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Get Started with a Higher Ed Podcast

When I asked my H·A ThirtyOne colleague and 31Minutes podcast co-host Karyn Adams what kind of guest blog people might want to read from me, she immediately thought of how we launched our podcast last winter. In her words, “You weren’t afraid to jump in.” Apparently, I’m a great actor because yes, I was afraid! But I (we) did it anyway. 

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I’ve had technical schooling, and I’m a professional content creator. But thinking back to the very beginning of pre-production, my fears stemmed almost entirely from not being confident on how to get started. Browser searches yielded an overwhelming amount of information. Plus, podcasting is no longer a new frontier but a well-established channel of communication, and I felt a pressure to avoid doing things wrong. 

Since we began planning in November 2018, I’ve had numerous encounters with folks in higher education (and theater production, nonprofit K-12, and healthcare) who want to know the big secret about getting started. You can find dozens, probably hundreds, of blogs about getting started with podcasting. I’m presenting my own top-of-mind items here to help you move from the dreaming-it-up phase into the pre-production phase. The technology stuff is a different discussion for another day.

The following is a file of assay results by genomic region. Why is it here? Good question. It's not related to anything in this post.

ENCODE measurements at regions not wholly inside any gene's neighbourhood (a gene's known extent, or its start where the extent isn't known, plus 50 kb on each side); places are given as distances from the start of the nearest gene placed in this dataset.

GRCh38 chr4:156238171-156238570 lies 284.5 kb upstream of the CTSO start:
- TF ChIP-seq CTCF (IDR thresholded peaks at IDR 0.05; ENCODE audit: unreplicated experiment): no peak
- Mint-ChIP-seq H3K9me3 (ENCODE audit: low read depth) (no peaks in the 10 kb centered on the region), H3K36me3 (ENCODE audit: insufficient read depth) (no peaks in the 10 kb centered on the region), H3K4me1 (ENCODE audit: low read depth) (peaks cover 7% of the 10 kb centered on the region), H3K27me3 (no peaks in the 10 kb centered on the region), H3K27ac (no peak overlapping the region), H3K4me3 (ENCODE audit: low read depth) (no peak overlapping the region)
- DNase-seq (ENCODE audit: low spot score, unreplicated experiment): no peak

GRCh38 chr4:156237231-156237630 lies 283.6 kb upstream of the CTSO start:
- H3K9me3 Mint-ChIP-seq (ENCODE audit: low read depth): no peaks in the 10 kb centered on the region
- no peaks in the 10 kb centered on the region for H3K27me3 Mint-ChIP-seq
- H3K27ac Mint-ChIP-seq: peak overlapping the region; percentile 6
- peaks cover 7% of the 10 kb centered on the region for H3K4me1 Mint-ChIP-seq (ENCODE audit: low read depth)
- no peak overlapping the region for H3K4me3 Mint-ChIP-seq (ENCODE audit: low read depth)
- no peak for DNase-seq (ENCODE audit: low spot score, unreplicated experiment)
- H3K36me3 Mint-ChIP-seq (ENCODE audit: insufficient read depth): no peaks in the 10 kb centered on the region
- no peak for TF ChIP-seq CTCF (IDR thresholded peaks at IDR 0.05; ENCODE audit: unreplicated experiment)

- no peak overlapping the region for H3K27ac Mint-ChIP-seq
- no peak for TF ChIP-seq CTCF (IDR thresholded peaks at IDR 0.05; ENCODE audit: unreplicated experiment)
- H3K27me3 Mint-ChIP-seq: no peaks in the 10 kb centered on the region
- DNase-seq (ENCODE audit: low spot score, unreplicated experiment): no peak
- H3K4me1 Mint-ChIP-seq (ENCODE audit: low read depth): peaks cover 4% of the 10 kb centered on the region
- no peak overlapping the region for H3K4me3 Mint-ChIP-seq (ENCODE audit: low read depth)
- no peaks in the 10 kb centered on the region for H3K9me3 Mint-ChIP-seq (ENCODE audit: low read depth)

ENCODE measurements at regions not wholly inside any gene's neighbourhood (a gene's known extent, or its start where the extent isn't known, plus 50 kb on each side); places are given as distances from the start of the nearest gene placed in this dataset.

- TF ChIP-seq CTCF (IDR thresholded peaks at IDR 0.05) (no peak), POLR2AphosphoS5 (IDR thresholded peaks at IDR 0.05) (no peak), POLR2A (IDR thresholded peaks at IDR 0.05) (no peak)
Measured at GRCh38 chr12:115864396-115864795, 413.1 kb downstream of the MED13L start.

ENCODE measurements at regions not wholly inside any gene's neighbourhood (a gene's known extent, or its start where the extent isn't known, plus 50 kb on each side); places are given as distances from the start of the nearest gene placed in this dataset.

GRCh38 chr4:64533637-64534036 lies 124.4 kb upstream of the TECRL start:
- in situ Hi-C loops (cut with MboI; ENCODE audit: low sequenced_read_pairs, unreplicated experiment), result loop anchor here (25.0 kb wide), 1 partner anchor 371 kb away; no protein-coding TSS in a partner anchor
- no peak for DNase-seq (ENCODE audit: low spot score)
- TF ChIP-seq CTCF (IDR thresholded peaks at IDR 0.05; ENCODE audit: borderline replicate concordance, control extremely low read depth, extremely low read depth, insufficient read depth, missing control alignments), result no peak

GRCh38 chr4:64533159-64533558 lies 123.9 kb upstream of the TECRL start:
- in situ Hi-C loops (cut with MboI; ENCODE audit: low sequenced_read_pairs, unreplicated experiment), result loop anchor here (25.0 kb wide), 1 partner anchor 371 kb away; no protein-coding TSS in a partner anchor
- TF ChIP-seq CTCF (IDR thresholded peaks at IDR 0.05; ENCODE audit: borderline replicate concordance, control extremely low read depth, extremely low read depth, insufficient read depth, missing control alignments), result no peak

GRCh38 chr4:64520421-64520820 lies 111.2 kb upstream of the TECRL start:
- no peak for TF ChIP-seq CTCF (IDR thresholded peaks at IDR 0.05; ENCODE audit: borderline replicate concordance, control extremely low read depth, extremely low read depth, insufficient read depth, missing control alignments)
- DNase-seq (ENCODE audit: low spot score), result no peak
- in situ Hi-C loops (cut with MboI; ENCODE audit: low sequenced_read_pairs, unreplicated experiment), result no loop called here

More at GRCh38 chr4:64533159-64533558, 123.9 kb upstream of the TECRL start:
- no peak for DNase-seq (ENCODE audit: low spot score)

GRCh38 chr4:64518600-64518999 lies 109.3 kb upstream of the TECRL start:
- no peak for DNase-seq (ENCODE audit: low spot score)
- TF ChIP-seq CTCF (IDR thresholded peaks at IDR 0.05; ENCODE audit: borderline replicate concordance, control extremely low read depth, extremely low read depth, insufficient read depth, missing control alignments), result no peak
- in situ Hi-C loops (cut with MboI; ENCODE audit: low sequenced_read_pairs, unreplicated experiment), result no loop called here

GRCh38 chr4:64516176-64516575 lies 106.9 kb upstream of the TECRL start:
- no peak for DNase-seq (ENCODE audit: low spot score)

It’s okay to be afraid, but my advice is to take several deep breaths and … just jump in.

Step 1: Ask Other Podcasters

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While podcasting can seem like an insiders’ club to a newbie, if you reach out to people you’ll be pleasantly surprised.

Those overwhelming internet search results I mentioned led me away from my laptop and onto my phone. I reached out to a bunch of friends and former colleagues who already produce and host podcasts. It didn’t matter that they work in comedy, music, art, and entertainment. They had fantastic recommendations for how to get 31Minutes off the ground. (Campus Sonar’s Steve App, a longtime podcaster and our go-to guy for donut recommendations, was one of the folks who gave us invaluable advice!)

Everyone was happy to entertain my questions, and they each wanted to share their own podcast origin story of trials and tribulations. Hearing about fears and hurdles from some podcasters I listen to was a great way to demystify podcasting and break it down into the regular old nuts-and-bolts communications project that it is. 

Step 2: Be Realistic, Not Ambitious 

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You can always scale up. Scaling back will have its consequences. 

I’m not the first (or even the hundredth) person to give the following advice, but it always bears repeating. Don’t promise what you cannot deliver.